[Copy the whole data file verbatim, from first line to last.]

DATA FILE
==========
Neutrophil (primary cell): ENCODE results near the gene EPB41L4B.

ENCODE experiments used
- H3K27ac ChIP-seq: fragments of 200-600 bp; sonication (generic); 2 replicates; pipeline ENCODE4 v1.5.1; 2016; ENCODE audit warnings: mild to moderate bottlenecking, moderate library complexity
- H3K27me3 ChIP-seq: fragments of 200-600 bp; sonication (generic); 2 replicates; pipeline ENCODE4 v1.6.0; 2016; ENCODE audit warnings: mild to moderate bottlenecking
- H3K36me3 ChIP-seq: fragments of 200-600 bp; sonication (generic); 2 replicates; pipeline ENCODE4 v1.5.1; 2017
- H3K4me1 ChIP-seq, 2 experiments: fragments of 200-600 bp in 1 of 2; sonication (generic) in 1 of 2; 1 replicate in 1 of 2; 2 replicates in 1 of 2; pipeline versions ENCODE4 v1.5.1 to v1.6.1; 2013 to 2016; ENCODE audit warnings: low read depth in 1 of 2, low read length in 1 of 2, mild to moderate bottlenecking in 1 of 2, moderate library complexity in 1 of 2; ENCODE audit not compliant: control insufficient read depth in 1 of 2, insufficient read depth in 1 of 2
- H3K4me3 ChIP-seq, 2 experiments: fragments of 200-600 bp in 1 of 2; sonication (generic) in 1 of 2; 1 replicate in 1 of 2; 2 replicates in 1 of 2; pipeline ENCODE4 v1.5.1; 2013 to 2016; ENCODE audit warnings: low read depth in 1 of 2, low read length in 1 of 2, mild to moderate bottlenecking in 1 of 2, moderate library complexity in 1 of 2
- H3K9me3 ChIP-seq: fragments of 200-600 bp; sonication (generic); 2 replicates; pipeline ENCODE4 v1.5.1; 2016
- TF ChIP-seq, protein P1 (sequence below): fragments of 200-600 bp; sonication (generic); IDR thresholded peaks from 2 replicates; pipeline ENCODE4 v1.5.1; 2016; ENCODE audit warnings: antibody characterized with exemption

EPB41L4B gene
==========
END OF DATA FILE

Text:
Neutrophil (primary cell): ENCODE results near the gene EPB41L4B.

ENCODE experiments used
- H3K27ac ChIP-seq: fragments of 200-600 bp; sonication (generic); 2 replicates; pipeline ENCODE4 v1.5.1; 2016; ENCODE audit warnings: mild to moderate bottlenecking, moderate library complexity
- H3K27me3 ChIP-seq: fragments of 200-600 bp; sonication (generic); 2 replicates; pipeline ENCODE4 v1.6.0; 2016; ENCODE audit warnings: mild to moderate bottlenecking
- H3K36me3 ChIP-seq: fragments of 200-600 bp; sonication (generic); 2 replicates; pipeline ENCODE4 v1.5.1; 2017
- H3K4me1 ChIP-seq, 2 experiments: fragments of 200-600 bp in 1 of 2; sonication (generic) in 1 of 2; 1 replicate in 1 of 2; 2 replicates in 1 of 2; pipeline versions ENCODE4 v1.5.1 to v1.6.1; 2013 to 2016; ENCODE audit warnings: low read depth in 1 of 2, low read length in 1 of 2, mild to moderate bottlenecking in 1 of 2, moderate library complexity in 1 of 2; ENCODE audit not compliant: control insufficient read depth in 1 of 2, insufficient read depth in 1 of 2
- H3K4me3 ChIP-seq, 2 experiments: fragments of 200-600 bp in 1 of 2; sonication (generic) in 1 of 2; 1 replicate in 1 of 2; 2 replicates in 1 of 2; pipeline ENCODE4 v1.5.1; 2013 to 2016; ENCODE audit warnings: low read depth in 1 of 2, low read length in 1 of 2, mild to moderate bottlenecking in 1 of 2, moderate library complexity in 1 of 2
- H3K9me3 ChIP-seq: fragments of 200-600 bp; sonication (generic); 2 replicates; pipeline ENCODE4 v1.5.1; 2016
- TF ChIP-seq, protein P1 (sequence below): fragments of 200-600 bp; sonication (generic); IDR thresholded peaks from 2 replicates; pipeline ENCODE4 v1.5.1; 2016; ENCODE audit warnings: antibody characterized with exemption

EPB41L4B gene